What Does Oberon Mean?
Oberon is a general-purpose, imperative, modular, structured and object-oriented programming language that was heavily influenced by the Modula-2 language, the direct successor to the Pascal programming language. Oberon was created in 1986 by Prof. Niklaus Wirth as a result of the concentrated effort to increase the power and performance of Modula-2 by reducing complexity. The principal feature of the language is the concept of type extension of record types.
Techopedia Explains Oberon
Oberon is a programming language in the Pascal Modula-2 family, which was designed with Einstein’s motto in mind: Make it as simple as possible, but not simpler. What this essentially means is that the major guideline for designing the language was to concentrate on adding basic essential features and to omit anything unnecessary. This results in a programming language that is rich with features but is very simple to learn and apply.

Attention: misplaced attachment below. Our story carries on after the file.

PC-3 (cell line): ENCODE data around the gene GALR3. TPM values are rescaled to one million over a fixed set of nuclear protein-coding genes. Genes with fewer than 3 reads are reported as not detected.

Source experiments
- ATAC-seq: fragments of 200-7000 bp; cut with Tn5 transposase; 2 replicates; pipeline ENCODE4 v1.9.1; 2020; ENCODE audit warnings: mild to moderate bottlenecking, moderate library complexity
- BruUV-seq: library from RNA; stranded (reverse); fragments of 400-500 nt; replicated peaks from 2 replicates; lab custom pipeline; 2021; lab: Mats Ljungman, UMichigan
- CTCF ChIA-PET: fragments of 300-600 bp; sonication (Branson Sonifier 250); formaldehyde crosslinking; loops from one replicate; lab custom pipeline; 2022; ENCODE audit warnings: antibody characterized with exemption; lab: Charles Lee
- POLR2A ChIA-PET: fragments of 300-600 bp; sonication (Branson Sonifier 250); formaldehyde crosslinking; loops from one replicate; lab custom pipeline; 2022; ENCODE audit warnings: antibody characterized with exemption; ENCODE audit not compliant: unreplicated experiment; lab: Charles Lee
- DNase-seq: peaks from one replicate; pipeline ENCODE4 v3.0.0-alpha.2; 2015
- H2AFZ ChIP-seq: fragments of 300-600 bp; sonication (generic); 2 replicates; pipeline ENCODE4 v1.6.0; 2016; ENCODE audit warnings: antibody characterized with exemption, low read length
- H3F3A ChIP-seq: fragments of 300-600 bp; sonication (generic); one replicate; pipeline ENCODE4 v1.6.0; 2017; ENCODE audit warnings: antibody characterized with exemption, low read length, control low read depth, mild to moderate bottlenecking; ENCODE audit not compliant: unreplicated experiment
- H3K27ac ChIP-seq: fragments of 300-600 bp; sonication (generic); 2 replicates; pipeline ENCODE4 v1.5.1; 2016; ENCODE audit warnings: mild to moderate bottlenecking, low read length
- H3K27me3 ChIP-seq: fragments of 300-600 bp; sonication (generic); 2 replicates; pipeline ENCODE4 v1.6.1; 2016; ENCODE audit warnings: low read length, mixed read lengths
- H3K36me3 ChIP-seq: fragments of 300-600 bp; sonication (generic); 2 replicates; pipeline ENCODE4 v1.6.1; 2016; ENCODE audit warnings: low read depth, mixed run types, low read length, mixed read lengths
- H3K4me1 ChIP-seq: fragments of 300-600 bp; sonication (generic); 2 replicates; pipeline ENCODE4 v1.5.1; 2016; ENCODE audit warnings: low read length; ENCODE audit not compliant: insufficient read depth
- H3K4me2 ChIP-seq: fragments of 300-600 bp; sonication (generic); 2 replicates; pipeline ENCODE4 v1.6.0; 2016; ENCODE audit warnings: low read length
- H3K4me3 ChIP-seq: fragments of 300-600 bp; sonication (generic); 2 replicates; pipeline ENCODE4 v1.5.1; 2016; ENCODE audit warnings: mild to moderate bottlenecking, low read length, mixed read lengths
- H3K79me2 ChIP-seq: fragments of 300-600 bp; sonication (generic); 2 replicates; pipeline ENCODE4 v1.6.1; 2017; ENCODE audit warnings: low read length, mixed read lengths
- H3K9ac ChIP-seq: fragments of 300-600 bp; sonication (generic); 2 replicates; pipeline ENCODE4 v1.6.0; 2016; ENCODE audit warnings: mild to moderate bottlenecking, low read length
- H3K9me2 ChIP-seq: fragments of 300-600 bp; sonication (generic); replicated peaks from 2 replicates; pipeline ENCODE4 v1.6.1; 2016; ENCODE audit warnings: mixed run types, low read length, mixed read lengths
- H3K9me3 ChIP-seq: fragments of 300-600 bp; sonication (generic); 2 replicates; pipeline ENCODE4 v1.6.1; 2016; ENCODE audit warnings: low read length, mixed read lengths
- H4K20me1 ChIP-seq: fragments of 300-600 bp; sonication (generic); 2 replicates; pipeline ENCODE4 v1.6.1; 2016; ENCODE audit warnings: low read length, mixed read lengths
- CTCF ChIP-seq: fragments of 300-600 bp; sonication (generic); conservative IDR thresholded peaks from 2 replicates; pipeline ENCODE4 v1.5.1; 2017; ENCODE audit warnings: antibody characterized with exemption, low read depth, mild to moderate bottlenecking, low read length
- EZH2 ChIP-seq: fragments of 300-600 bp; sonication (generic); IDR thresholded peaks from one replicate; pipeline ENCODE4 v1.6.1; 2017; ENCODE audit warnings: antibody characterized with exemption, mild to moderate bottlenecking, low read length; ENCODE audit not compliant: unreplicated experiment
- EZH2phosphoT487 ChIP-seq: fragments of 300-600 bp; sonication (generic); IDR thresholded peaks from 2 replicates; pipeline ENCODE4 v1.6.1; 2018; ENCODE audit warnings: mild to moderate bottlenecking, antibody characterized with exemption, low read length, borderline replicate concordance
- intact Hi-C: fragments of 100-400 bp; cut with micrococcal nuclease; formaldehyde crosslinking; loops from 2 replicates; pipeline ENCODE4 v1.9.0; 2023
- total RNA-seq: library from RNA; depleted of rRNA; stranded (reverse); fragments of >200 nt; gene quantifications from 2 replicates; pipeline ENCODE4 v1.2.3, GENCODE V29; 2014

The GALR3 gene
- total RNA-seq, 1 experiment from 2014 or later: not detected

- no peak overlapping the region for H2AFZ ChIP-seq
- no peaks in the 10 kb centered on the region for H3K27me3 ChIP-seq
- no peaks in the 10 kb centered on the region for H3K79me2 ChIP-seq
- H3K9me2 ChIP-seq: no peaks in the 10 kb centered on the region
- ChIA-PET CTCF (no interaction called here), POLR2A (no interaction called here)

Oberon makes a lot of changes from its source material in Modula-2. For example, it emphasizes the use of library concepts to extend the language and does away with enumeration and subrange types; set types were limited and some low-level facilities were drastically reduced or completely removed such as type transfer functions. And in order to make the language safer, watertight type checking, strict index checking and nil-pointer checking at run-time, and safe type concepts were introduced.
The Oberon language offers the following features:
- Support for systems programming
- Garbage collection
- Modules and separate compilation
- Isolation of unsafe code
- String operations
- Type extension with type test